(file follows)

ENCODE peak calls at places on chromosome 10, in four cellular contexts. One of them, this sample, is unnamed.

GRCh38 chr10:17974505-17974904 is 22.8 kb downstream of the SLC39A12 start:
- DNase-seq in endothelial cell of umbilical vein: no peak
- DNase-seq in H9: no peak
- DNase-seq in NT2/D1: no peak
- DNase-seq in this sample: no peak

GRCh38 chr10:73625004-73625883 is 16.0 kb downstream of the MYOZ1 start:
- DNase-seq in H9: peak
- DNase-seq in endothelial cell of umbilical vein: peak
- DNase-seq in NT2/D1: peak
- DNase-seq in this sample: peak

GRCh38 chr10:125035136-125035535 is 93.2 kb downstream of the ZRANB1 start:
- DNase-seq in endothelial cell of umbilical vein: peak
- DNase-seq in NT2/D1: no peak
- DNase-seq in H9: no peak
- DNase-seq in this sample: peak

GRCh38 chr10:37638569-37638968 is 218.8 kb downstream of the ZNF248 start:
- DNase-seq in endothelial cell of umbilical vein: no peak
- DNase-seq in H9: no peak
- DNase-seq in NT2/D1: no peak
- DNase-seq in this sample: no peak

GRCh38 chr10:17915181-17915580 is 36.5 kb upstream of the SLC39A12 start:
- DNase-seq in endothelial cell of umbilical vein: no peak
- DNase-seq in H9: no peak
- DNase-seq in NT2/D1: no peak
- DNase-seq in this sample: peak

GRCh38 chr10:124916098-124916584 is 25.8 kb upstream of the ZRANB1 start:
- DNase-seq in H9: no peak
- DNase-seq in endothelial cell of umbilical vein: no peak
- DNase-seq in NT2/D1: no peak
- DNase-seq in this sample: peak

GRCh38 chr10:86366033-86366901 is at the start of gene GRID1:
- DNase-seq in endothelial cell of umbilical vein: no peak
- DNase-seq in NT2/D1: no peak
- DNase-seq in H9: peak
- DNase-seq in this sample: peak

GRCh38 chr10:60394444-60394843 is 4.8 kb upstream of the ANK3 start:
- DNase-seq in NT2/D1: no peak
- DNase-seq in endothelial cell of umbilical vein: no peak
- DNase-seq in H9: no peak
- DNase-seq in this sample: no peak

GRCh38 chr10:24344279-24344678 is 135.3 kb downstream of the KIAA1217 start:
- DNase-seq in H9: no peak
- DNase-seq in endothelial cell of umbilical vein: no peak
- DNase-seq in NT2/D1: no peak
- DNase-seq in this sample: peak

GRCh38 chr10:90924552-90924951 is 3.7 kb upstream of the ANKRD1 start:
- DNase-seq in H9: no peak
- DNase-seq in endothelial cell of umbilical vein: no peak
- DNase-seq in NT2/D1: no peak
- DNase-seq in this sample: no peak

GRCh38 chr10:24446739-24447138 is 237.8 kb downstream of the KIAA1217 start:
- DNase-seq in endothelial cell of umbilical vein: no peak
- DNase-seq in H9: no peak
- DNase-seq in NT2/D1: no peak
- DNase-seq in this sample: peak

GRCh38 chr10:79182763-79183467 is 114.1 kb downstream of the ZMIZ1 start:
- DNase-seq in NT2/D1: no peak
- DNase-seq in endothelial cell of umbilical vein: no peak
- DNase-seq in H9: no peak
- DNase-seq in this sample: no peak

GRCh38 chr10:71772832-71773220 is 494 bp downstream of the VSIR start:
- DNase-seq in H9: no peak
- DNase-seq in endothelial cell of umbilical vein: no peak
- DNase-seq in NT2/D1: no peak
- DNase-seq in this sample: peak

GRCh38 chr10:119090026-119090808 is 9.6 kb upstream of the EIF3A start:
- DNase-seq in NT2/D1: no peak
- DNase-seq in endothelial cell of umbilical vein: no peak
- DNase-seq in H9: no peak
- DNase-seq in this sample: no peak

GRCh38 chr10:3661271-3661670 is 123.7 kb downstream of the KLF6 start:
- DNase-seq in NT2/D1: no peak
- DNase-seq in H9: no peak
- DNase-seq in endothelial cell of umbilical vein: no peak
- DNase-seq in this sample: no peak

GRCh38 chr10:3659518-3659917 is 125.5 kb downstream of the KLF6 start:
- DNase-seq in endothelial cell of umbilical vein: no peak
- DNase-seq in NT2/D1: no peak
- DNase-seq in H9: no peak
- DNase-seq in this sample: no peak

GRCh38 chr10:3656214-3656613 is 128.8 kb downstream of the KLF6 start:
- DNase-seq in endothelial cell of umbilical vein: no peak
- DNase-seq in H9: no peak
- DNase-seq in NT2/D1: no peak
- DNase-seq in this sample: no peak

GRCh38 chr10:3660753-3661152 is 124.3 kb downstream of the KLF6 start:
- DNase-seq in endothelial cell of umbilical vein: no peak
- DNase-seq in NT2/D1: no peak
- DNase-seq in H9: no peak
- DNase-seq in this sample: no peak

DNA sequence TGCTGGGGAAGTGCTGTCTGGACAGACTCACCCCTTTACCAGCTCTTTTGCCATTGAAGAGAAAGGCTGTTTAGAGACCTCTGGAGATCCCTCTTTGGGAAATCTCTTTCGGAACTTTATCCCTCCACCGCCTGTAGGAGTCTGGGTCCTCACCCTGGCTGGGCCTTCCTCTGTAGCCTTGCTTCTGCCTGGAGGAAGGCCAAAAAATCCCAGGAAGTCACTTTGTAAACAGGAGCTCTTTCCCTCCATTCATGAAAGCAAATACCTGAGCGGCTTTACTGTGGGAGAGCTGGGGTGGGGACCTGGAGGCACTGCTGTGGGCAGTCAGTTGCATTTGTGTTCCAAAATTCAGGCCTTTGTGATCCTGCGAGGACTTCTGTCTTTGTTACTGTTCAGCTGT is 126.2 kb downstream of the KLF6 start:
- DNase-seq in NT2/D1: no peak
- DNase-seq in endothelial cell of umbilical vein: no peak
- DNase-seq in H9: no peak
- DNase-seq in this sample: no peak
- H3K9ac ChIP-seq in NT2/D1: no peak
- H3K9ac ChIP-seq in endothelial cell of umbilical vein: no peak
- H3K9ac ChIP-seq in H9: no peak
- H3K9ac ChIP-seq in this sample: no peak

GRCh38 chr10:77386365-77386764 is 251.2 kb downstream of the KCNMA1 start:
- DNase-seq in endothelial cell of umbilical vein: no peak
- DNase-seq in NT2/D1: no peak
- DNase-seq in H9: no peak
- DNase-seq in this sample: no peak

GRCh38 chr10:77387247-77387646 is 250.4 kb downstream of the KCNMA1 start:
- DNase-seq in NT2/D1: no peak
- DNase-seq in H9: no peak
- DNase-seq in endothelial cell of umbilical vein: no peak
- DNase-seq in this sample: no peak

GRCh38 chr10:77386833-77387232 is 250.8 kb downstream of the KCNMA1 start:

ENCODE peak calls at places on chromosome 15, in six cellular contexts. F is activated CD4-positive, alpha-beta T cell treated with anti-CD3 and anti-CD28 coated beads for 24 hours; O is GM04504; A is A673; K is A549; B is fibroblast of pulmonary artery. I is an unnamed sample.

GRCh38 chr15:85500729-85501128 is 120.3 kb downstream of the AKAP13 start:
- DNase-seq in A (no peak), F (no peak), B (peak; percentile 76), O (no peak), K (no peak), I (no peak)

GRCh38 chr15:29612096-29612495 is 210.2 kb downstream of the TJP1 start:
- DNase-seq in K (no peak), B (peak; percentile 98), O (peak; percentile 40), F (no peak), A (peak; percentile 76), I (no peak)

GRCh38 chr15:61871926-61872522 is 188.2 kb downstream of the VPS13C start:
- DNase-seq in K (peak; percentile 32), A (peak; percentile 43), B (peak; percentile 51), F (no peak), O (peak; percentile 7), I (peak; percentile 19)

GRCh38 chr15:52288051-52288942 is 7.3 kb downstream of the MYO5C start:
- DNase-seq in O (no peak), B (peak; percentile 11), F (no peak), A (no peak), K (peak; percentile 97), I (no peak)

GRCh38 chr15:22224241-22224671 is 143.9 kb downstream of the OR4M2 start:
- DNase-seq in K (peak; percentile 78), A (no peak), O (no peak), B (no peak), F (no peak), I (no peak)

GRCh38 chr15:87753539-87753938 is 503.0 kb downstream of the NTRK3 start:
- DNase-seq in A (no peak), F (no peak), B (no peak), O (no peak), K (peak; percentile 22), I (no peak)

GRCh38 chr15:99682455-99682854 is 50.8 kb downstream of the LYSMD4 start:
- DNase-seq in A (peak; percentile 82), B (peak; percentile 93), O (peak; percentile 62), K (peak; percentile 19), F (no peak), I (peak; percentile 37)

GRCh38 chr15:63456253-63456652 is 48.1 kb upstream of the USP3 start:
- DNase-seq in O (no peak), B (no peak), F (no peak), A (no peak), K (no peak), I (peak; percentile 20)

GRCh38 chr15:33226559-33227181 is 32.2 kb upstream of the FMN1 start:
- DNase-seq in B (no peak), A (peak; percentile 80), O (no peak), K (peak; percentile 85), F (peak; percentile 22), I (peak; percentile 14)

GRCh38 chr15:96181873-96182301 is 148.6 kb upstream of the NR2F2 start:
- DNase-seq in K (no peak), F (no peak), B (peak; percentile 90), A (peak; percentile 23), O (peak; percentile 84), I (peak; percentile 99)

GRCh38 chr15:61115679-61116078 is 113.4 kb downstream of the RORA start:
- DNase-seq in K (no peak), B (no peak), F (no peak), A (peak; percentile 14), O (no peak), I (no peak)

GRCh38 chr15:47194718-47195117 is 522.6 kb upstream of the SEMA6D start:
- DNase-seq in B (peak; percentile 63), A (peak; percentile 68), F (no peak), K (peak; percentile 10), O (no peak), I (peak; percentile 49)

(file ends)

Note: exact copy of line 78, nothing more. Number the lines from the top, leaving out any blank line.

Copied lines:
- DNase-seq in endothelial cell of umbilical vein: no peak